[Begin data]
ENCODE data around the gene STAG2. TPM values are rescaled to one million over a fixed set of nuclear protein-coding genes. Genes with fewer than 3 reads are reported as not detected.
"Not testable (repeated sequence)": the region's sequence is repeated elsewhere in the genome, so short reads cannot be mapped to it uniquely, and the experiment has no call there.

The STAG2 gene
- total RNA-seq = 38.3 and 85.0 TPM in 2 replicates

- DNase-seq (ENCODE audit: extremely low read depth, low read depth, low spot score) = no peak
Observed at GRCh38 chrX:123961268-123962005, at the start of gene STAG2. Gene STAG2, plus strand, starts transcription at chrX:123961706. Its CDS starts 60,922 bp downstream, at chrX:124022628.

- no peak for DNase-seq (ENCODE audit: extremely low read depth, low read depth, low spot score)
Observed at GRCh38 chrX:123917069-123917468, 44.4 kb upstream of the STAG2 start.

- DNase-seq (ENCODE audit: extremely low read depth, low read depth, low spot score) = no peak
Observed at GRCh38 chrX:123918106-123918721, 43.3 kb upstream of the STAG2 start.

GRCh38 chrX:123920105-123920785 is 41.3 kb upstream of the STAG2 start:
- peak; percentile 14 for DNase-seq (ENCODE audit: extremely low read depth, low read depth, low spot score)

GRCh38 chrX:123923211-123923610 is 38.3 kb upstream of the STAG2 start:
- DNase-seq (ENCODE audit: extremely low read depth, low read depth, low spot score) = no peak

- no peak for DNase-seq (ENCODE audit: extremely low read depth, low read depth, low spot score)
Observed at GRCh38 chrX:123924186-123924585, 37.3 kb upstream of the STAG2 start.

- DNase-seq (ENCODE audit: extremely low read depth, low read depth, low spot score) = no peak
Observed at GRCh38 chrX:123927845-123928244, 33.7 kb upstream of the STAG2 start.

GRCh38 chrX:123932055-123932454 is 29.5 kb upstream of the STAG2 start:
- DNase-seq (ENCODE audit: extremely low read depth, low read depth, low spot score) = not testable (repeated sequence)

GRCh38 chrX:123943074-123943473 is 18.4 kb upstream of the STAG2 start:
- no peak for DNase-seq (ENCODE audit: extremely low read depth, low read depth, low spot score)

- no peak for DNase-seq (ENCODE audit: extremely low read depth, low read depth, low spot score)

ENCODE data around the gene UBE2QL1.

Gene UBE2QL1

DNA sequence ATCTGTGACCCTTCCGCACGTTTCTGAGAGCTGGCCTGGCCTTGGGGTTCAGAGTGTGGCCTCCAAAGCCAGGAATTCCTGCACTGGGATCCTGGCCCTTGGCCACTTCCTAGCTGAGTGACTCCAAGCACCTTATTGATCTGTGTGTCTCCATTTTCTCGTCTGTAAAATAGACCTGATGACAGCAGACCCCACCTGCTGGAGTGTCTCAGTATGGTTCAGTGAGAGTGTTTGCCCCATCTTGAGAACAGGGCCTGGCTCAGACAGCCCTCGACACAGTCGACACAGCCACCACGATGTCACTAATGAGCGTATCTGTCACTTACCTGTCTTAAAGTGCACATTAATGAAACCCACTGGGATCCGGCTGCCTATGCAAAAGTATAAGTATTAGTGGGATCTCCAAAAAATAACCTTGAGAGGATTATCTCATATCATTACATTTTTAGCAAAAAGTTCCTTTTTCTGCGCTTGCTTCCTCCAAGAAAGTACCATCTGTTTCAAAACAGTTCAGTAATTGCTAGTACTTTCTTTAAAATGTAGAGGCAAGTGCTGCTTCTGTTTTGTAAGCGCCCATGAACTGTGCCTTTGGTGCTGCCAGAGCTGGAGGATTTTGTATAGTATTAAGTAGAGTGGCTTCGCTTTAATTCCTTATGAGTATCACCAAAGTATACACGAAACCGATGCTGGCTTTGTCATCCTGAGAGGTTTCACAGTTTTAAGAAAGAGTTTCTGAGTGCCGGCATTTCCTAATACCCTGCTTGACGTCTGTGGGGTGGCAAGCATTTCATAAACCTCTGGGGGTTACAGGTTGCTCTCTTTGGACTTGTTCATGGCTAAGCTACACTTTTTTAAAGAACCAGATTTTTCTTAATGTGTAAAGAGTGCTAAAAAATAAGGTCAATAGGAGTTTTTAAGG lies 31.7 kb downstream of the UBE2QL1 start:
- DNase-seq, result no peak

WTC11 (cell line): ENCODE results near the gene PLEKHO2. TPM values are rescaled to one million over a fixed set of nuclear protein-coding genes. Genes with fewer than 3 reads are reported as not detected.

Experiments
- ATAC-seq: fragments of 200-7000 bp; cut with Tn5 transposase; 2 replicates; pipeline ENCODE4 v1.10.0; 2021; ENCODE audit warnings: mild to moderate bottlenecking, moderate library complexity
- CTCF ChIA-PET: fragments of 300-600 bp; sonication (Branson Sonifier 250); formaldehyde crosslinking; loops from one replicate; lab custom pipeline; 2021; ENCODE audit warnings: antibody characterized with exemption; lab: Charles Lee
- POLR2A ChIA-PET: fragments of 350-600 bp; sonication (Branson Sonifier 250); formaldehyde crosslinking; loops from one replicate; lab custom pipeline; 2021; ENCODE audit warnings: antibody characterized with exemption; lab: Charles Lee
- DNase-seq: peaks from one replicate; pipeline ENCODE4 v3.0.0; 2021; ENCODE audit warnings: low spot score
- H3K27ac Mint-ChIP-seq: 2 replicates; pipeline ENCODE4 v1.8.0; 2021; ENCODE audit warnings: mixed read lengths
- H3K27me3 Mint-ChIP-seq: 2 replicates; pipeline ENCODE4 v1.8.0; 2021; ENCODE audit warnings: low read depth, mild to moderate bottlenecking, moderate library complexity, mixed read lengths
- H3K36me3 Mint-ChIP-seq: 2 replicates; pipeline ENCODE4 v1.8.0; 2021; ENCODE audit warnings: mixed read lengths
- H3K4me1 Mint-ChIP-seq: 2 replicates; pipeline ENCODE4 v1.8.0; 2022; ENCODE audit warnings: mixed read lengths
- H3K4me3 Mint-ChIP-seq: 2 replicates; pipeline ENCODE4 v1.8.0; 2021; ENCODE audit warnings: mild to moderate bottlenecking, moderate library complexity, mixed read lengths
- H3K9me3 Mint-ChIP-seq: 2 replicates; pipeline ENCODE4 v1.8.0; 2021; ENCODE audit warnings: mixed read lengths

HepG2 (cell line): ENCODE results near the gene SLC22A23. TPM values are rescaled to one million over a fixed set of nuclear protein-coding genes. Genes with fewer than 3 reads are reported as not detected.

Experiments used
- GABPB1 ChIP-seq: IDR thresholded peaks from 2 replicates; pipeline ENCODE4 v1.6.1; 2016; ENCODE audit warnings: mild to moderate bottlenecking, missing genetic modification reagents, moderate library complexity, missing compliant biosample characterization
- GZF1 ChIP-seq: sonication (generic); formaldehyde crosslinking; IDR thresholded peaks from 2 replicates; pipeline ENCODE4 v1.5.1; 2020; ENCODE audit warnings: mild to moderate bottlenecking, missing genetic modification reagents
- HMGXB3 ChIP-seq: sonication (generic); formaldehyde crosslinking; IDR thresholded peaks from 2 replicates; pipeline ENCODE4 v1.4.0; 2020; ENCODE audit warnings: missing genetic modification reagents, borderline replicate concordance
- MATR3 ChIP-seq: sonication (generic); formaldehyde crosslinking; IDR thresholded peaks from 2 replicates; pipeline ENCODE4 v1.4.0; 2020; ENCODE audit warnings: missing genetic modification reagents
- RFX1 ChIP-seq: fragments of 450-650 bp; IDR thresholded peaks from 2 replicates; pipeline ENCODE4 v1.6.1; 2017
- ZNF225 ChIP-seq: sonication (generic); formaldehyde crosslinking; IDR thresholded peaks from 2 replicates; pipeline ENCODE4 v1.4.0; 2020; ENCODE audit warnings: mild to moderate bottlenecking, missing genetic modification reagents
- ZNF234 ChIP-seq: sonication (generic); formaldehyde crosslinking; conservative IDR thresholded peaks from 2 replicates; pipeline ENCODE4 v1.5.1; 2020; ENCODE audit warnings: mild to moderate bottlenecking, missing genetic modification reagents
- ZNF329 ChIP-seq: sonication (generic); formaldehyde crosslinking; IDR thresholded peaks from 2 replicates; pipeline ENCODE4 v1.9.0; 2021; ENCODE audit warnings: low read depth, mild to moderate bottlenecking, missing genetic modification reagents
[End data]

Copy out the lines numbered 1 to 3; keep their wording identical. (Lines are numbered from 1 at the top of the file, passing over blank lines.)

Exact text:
ENCODE data around the gene STAG2. TPM values are rescaled to one million over a fixed set of nuclear protein-coding genes. Genes with fewer than 3 reads are reported as not detected.
"Not testable (repeated sequence)": the region's sequence is repeated elsewhere in the genome, so short reads cannot be mapped to it uniquely, and the experiment has no call there.

The STAG2 gene